At the same time, the oil marketers on their part complain about the landing cost and other ancillary costs associated with the importation of refined petroleum products which has forced them to jack up the price of petroleum products, passing off the extra charges to motorists and consumers.
At the centre of the government’s ineptitude and bungling are the consumers who are forced to buy petroleum products at the rate of 185 to 200 naira per litre, depending on the location of such consumers, instead of the official rate of 165 naira per litre. In fact, in some parts of the north and southeast region petroleum products are being sold between 200 to 300 naira per litre while diesel cost 800 naira per litre. The Lagos Zonal Chairman of IPMAN, Akin Akinrinade, noted that it’s no longer feasible to sell petrol in Nigeria at the recommended price of N165 to a litre, adding that the landing cost of petrol was between N175 to N178 to the litre.
On the other hand, members of the Nigerian Association of Road Transport Owners (NARTO) have threatened to down tools, citing the high cost of diesel and the poor conditions of the highways. National President of NARTO, Alhaji Yusuf Lawal Othman called on the government to review the freight rate payable to transporters and rehabilitate the roads that had become death traps and sources of major accidents, especially among haulage trucks. Originally the freight rate was 10 naira but has been reviewed upward by 26 percent in 2020, he disclosed.
He said members are groaning under intense and harsh operating conditions occasioned by an acute shortage of working capital for the efficient running of their transport operations. Most often without due regard to prevailing economic and market conditions, worse still, these payments are received by transporters in arrears, usually, 3-5 months after the products were delivered, he said. Yusuf Othman expressed regret that despite presidential approval for a review by 26 percent, the first initial payment of 10 percent was adopted. However, the crux of the matter is that the balance of 16% was yet to be implemented, which has thrown the operations of transporters in jeopardy.
He said it should be clear that the current freight rate payable is not only inadequate but unsustainable for continued operation of transporters. There is no doubt that transporters would find it difficult to operate under this condition. It is on record that over 98% of petroleum products are transported by road today, he declared.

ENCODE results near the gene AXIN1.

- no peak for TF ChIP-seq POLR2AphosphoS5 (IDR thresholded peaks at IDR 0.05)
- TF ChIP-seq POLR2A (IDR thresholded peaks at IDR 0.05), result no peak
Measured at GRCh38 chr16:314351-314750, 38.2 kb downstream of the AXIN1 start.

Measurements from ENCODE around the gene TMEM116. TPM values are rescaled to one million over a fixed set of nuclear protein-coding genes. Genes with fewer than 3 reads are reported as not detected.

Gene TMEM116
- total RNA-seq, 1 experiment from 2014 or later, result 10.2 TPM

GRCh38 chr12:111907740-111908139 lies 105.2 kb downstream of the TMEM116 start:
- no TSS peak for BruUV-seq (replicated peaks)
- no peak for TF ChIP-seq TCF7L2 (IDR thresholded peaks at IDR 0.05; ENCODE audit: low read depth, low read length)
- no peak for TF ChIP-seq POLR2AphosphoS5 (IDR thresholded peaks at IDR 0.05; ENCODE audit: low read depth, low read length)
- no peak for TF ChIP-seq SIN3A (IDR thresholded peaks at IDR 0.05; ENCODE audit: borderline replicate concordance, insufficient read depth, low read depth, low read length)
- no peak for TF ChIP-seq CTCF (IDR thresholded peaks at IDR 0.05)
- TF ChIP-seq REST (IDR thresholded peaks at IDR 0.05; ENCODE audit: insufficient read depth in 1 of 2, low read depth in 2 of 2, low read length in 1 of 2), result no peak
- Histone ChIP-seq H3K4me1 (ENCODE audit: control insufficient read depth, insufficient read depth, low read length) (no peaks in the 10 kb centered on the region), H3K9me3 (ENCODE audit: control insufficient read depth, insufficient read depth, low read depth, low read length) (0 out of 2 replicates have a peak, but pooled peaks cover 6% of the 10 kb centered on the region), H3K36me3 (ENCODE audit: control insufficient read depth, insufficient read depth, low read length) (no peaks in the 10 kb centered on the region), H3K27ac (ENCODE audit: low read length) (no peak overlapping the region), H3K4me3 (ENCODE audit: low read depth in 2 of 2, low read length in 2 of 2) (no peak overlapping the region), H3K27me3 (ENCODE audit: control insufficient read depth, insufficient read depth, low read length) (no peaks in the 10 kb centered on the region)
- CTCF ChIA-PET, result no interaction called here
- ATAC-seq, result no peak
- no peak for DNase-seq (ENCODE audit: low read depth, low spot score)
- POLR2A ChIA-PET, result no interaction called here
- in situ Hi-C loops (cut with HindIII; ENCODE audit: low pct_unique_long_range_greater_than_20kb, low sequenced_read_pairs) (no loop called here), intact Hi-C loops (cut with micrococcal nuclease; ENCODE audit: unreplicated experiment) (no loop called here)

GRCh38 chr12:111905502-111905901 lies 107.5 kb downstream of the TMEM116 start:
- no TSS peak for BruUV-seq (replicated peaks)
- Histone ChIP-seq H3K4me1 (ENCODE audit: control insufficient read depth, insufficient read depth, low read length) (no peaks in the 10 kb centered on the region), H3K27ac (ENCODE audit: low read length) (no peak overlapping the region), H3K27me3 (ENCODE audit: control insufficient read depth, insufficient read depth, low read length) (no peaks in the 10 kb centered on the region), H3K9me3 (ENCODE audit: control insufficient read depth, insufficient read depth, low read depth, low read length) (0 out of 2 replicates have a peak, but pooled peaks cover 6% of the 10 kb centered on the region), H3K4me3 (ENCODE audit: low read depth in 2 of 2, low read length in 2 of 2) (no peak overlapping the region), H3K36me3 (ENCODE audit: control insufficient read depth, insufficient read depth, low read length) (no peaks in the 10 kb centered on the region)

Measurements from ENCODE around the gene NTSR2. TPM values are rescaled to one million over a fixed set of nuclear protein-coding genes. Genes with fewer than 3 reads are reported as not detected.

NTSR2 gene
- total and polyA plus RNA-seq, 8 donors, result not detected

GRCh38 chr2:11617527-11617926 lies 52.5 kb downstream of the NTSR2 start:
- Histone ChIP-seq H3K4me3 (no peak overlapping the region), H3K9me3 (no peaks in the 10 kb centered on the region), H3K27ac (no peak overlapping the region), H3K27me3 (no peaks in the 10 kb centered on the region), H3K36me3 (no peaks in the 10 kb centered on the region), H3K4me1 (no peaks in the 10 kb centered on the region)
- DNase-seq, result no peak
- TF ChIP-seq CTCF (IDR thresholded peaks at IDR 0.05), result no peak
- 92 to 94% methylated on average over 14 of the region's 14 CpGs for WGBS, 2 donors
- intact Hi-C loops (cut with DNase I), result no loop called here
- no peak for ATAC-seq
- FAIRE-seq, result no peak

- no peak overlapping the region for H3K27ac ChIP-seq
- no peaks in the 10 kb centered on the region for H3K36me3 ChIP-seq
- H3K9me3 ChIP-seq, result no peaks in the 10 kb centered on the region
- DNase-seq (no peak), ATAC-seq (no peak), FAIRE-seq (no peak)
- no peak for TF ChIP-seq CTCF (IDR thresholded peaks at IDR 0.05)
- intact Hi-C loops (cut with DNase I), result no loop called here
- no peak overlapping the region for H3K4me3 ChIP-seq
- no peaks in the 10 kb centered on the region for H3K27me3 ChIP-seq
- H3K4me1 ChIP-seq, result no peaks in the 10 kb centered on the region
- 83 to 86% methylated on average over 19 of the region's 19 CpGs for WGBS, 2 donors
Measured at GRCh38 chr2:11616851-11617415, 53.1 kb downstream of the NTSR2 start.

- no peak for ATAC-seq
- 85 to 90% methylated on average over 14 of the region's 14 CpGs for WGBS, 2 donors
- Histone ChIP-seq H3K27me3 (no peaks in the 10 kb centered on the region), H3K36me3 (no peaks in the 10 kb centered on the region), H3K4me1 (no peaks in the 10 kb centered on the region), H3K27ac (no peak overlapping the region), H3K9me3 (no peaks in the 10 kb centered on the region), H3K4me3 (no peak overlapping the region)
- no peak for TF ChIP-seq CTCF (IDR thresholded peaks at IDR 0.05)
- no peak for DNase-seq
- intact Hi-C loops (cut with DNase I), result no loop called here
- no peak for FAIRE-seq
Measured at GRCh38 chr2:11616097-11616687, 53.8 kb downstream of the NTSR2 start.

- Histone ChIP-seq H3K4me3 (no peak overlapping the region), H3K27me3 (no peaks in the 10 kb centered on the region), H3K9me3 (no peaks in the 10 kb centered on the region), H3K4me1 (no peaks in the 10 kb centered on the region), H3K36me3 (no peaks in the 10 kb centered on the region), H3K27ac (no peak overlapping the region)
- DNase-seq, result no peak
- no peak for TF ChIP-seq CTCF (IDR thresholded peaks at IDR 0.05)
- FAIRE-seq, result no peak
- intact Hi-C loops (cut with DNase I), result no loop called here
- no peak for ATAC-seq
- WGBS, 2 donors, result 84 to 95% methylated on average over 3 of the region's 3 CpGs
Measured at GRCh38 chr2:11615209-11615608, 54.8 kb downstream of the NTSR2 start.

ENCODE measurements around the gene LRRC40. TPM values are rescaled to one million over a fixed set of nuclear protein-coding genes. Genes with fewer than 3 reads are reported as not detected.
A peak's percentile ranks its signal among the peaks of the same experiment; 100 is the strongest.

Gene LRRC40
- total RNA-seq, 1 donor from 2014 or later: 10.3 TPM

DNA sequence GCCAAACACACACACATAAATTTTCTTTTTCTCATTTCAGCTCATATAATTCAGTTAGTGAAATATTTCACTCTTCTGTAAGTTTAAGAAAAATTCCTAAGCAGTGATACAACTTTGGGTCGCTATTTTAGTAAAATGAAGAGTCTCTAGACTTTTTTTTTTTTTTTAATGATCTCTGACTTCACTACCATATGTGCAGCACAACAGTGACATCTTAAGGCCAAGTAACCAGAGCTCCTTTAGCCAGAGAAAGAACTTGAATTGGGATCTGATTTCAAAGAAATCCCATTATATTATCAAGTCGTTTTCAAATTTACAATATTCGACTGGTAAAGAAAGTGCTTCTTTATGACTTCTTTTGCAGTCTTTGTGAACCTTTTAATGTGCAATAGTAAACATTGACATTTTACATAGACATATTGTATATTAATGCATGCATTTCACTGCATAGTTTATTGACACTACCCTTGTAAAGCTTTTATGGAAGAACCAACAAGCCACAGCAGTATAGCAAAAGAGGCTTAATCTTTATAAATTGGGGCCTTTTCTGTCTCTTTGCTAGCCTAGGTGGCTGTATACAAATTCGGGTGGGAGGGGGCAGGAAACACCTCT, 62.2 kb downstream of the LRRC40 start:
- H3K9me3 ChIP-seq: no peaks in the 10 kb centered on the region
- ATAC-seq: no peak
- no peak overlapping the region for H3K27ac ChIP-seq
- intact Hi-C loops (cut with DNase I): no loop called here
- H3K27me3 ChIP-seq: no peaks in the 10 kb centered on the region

Moreover, he maintainted that the pipelines have not been operational for years while the railways, despite their rehabilitation, are yet to commence operations. In addition, the current PMS scarcity is partly, caused by a lack of funds to run the trucks profitably. “To this end, many transporters have decided to park their trucks, and I am sure that many more will park theirs in due course if something drastic about increasing the freight rate is not promptly done,” he stated.
At the heart of this problem is the government’s failure to fix the refineries after about seven years in power. This negligence on the part of the government is inexplicable. On top of that, the billions of naira expended on turn-on-around maintenance and repairs of the refineries have been money down the drain. In short, the refineries have been a drainpipe of waste and corruption. Thus taxpayers have not gotten value for money despite the billions spent on the rehabilitation of the refineries.
At bottom, the government should redouble efforts toward fixing the refineries. At the same time, a flexible template should be provided by the relevant government agencies for bridging funds for NARTO members, taking into consideration the volatile oil market and the escalating price of diesel, which is used in trucking fuel to most parts of the country. The truth is there’s no running away from fixing our refineries if at all the bogeyman of fuel scarcity is to be finally laid to rest.